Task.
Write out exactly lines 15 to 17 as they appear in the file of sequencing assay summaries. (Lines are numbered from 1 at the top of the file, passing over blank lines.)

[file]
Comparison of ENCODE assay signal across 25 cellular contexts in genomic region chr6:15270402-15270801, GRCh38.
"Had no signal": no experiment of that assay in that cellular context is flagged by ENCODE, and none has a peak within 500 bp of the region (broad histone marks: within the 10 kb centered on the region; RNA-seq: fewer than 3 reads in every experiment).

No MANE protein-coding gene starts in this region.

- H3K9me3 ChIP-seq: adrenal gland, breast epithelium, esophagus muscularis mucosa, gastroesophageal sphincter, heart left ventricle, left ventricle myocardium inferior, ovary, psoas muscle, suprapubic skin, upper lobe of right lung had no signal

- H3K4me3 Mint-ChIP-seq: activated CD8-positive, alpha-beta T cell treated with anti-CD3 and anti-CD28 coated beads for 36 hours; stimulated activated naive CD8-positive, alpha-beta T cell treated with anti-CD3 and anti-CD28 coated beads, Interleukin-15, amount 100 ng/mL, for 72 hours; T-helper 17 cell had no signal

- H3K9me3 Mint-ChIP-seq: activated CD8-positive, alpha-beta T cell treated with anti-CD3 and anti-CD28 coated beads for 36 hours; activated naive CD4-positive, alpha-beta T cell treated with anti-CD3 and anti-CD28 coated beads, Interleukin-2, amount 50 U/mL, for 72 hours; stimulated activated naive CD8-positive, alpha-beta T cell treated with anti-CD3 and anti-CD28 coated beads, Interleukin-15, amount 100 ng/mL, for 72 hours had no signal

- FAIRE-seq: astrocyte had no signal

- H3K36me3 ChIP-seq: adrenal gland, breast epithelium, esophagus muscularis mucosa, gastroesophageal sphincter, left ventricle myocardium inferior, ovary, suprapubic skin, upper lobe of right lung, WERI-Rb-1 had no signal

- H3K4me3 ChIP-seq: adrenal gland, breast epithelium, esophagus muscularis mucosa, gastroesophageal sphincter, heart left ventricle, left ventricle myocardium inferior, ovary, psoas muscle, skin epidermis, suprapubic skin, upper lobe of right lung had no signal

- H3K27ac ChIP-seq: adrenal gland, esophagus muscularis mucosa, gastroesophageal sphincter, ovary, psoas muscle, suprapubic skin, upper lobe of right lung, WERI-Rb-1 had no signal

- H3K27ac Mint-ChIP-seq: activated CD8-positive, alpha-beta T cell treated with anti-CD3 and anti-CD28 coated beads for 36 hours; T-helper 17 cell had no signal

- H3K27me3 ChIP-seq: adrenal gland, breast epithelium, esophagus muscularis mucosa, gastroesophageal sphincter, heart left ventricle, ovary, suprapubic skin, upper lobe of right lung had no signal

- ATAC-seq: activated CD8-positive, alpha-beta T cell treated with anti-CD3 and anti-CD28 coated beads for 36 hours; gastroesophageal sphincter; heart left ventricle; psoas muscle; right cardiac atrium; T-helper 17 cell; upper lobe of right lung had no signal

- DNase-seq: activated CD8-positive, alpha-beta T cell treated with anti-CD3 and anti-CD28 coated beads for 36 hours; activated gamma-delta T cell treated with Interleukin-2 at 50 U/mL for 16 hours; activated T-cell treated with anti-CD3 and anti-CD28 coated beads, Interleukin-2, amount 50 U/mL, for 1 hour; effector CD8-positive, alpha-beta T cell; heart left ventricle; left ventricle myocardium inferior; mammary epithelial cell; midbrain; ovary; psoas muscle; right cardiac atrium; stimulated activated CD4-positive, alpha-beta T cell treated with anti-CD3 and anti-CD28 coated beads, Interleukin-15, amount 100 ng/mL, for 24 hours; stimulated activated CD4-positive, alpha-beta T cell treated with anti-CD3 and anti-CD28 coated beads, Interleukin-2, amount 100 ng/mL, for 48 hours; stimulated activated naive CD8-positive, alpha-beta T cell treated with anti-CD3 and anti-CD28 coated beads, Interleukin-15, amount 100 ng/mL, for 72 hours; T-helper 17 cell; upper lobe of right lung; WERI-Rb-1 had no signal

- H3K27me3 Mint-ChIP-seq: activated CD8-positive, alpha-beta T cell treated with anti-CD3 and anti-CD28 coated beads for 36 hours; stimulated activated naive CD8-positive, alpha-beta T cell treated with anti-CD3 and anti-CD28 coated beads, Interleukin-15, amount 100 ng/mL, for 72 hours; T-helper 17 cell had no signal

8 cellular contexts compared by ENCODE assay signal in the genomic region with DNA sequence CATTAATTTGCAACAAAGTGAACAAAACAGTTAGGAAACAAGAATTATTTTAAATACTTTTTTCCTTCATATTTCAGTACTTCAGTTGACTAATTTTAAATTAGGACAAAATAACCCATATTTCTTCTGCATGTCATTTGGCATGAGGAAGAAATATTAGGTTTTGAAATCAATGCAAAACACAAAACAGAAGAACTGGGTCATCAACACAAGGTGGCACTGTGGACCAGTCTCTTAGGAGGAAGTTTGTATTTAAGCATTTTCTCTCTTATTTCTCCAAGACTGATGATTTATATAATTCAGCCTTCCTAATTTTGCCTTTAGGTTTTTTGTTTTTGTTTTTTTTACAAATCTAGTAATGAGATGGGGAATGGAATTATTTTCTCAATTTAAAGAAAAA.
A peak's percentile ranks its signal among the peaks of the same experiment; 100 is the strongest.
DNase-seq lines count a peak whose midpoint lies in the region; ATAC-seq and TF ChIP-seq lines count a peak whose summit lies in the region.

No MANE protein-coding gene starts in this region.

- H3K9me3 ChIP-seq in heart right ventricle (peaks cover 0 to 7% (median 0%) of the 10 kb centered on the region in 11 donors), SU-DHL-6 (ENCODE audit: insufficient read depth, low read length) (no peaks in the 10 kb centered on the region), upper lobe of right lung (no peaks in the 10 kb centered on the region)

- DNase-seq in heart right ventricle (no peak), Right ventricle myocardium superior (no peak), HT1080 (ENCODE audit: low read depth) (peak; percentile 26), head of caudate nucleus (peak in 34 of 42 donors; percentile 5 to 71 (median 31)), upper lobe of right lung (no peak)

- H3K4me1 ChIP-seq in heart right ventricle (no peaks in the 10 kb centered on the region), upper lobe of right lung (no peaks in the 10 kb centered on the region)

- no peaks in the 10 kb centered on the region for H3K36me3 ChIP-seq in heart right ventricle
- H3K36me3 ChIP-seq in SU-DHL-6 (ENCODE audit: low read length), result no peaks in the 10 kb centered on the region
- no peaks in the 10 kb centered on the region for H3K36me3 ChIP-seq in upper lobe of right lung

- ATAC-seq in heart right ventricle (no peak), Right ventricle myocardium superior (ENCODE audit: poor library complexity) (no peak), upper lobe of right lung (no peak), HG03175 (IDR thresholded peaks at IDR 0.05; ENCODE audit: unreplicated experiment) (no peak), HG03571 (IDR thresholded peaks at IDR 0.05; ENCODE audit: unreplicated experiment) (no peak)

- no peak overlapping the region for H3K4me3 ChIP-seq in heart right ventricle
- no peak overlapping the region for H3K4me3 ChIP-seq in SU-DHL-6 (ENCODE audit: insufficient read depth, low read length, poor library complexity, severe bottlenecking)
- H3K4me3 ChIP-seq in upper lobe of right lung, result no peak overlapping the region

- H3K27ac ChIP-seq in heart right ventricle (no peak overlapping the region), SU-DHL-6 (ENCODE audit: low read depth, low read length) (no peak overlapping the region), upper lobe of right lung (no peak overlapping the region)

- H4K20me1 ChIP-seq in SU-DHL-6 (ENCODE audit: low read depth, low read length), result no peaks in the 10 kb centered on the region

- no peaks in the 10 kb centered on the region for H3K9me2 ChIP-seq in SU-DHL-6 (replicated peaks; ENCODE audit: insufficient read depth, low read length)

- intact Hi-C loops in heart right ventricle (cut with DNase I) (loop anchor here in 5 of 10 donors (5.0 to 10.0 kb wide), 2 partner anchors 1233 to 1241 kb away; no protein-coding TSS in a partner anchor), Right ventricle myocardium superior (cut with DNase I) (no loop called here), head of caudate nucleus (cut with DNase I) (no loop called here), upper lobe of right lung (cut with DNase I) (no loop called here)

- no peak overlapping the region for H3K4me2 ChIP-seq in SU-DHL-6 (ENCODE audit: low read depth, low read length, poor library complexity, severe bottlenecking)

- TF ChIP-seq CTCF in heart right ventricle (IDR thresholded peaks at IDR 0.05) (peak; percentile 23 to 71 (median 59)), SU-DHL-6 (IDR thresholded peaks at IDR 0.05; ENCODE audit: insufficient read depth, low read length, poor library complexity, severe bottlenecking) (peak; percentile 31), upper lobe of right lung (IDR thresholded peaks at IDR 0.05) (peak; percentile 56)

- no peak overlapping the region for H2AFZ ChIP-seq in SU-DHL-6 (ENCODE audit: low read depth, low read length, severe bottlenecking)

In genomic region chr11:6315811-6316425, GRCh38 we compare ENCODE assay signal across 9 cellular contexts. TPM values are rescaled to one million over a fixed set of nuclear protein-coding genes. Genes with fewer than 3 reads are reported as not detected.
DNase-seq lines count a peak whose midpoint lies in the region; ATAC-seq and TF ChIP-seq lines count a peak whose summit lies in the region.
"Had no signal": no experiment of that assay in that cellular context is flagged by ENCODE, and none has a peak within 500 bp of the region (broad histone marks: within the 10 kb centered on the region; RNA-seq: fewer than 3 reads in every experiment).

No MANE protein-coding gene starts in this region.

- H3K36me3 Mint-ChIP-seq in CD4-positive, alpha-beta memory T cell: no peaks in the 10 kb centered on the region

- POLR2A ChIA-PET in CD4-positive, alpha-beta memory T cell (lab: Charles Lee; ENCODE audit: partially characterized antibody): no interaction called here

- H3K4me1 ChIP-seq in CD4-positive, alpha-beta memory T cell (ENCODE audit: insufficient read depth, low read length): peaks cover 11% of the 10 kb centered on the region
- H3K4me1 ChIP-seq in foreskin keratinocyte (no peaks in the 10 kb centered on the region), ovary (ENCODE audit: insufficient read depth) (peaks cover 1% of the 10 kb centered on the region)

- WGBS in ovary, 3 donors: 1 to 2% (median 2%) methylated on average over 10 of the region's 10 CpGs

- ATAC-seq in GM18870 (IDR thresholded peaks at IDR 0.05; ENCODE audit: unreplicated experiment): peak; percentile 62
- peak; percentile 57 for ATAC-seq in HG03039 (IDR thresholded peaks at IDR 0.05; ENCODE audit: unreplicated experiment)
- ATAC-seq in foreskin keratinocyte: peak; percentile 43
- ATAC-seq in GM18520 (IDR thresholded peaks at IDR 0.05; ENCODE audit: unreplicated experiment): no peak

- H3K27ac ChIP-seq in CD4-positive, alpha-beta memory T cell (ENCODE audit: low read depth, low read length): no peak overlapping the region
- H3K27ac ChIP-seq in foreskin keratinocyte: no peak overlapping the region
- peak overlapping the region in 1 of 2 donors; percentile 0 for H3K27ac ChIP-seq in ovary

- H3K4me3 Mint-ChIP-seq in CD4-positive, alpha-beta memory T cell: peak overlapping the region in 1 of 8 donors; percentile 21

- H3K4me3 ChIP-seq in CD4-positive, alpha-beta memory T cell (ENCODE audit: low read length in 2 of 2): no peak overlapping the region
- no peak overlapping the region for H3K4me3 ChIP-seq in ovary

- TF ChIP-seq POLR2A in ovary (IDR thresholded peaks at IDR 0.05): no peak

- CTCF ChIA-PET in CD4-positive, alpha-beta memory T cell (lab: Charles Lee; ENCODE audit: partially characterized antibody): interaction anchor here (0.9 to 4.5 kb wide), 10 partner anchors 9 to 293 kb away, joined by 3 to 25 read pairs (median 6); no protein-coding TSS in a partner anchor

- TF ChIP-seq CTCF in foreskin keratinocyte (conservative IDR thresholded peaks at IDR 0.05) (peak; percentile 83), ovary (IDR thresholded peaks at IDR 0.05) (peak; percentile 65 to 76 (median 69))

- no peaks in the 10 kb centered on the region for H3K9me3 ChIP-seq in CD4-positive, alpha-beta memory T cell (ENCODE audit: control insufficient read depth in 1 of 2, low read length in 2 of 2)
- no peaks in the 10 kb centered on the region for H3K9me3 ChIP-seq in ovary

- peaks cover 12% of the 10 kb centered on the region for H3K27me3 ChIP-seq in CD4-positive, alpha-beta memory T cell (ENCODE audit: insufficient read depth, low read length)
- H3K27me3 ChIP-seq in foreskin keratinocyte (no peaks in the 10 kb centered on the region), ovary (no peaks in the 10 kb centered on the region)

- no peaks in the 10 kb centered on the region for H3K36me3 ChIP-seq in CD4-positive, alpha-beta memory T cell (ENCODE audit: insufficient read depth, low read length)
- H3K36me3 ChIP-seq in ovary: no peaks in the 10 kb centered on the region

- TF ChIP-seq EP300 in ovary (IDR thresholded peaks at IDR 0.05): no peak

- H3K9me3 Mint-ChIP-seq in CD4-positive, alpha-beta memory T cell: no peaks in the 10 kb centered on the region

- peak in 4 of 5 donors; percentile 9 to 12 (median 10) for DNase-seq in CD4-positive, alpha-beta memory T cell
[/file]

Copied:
- H3K27me3 Mint-ChIP-seq: activated CD8-positive, alpha-beta T cell treated with anti-CD3 and anti-CD28 coated beads for 36 hours; stimulated activated naive CD8-positive, alpha-beta T cell treated with anti-CD3 and anti-CD28 coated beads, Interleukin-15, amount 100 ng/mL, for 72 hours; T-helper 17 cell had no signal

8 cellular contexts compared by ENCODE assay signal in the genomic region with DNA sequence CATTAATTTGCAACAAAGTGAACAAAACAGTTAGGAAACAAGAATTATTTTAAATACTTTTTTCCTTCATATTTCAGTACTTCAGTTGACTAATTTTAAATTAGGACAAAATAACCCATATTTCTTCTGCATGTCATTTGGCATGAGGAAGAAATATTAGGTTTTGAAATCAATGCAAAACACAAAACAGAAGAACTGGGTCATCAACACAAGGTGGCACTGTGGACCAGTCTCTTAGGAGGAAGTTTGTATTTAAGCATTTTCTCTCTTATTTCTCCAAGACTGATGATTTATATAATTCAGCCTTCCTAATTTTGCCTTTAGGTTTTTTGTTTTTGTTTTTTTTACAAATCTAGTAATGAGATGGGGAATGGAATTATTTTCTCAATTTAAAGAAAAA.
A peak's percentile ranks its signal among the peaks of the same experiment; 100 is the strongest.